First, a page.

There has been much discussion in the nerdosphere about Facebook’s move last week to debut their ad exchange: a form of retargeting visitors to an advertiser’s web page when they are back in the friendly confines of Facebook.com. Layer on top of this a real-time bidding (RTB) engine, and you have advertisers rejoicing that Facebook is finally listening to market demands.
But here’s the rub: Facebook isn’t designed to be an advertising network. It’s designed to be a content consumption experience.
Advertisers have an inherent demand for commoditizing advertising across the Internet, because it naturally builds in scale for buys. This is great for building up ad revenue from the vast majority of ad dollars dedicated to maintaining the status quo.
The sad part is that consumers often have a non-scientifically correlated “stay the f*** away from me” demand from interruptive advertising. The average click through rate on a Facebook right rail ad is 0.05%.
Compare that to the view-through rate of posts on Facebook: damn near 100%. With in-stream Sponsored Stories, Facebook was aligning itself with its core user experience: connecting people with stories that make them feel good, inspired or educated.
This marks the most challenging part about building a monetization system: where do you draw a line between incorporating commoditized ad units vs a native platform which aligns with your user intent?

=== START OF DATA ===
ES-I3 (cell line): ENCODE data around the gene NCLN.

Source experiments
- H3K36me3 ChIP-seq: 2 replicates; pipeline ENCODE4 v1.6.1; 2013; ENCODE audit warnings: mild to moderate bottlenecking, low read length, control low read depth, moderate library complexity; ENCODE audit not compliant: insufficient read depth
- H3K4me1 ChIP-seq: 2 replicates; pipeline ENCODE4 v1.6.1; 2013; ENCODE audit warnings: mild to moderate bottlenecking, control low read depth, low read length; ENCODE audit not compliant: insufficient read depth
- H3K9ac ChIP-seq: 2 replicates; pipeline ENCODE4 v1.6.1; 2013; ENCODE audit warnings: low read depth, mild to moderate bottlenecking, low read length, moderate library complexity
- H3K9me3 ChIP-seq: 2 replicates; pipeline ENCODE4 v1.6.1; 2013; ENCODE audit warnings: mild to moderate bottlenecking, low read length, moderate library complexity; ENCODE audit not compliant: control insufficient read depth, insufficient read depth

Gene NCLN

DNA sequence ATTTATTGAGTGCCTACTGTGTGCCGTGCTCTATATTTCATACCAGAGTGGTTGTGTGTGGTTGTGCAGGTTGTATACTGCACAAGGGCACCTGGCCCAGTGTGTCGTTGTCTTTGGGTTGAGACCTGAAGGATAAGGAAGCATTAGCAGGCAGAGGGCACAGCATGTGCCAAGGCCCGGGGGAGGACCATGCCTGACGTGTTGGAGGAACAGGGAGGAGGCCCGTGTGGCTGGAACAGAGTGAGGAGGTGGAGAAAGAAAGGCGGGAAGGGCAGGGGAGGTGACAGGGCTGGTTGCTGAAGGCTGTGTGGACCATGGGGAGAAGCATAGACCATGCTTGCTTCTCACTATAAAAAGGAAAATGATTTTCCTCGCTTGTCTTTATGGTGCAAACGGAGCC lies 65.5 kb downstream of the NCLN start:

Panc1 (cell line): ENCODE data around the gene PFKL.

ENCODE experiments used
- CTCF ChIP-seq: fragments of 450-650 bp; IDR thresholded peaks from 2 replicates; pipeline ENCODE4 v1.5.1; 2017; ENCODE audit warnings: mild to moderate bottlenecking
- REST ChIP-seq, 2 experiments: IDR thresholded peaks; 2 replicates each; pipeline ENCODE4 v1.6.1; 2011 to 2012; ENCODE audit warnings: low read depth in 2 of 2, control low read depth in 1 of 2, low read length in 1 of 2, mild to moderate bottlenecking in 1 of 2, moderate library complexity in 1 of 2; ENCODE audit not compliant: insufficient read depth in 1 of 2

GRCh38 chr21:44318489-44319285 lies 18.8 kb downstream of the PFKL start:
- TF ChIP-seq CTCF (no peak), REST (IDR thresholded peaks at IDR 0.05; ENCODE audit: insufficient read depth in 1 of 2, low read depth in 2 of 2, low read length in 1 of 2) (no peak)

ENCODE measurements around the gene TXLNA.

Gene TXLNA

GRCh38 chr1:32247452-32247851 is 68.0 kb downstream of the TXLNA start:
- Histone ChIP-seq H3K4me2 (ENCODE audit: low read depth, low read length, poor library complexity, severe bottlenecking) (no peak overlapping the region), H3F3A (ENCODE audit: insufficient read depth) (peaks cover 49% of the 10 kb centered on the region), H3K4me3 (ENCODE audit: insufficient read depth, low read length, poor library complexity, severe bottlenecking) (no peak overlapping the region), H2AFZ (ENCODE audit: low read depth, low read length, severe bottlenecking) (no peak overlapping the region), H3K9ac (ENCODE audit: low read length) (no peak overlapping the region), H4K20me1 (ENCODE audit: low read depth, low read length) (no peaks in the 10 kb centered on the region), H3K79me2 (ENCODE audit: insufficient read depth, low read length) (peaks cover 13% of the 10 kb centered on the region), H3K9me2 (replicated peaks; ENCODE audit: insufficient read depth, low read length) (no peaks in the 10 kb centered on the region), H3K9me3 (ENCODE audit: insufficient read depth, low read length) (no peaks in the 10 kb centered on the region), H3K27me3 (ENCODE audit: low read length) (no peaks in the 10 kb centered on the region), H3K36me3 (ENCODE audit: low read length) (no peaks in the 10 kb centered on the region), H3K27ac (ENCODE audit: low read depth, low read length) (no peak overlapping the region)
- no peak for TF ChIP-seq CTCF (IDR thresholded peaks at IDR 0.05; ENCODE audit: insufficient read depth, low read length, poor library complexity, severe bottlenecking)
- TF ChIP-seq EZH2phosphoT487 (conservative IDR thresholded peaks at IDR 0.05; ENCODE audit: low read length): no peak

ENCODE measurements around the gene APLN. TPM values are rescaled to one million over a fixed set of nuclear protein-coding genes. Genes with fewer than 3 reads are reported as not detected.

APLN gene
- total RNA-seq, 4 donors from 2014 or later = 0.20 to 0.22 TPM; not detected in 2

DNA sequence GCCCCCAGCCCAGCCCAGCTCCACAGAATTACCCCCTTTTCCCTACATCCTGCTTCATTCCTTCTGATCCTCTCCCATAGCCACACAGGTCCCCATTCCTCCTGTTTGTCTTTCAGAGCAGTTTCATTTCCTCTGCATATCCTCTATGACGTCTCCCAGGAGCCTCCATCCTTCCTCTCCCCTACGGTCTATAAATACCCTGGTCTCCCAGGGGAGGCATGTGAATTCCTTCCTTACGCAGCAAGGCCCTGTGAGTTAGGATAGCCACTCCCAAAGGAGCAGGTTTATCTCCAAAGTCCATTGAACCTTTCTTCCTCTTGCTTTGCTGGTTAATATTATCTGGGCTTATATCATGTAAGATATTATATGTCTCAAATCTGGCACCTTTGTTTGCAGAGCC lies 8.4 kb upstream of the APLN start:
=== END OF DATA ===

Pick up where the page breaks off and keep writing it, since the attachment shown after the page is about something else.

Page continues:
On one side: advertisers want what is familiar (commoditized ad units). It’s easy because you (the agency/advertiser) maintain your processes. From a product perspective, this is known as low hanging fruit. It’s easy money, so you take it and compare yourself to other ad buys.
On the other side: 99.9% of engagement with your site (assuming a 0.1% page ad CTR) is not generating revenue. While FB Exchange is priced on CPM, the clicks are really where the money lies. 99.9% is a really big number of untouched revenue.
It makes sense why Facebook is making this change. It’s been getting beat down by investors, claiming that the Mighty Zucks aren’t responsive to big name advertisers like GM.
This move will slow down the negative momentum, so I get it. The other part it slows down, though, is the drive to create great content and distribute it wisely across the Facebook ecosystem.
In the long run, this FB exchange will likely prove more a distraction than a key, disruptive revenue driver.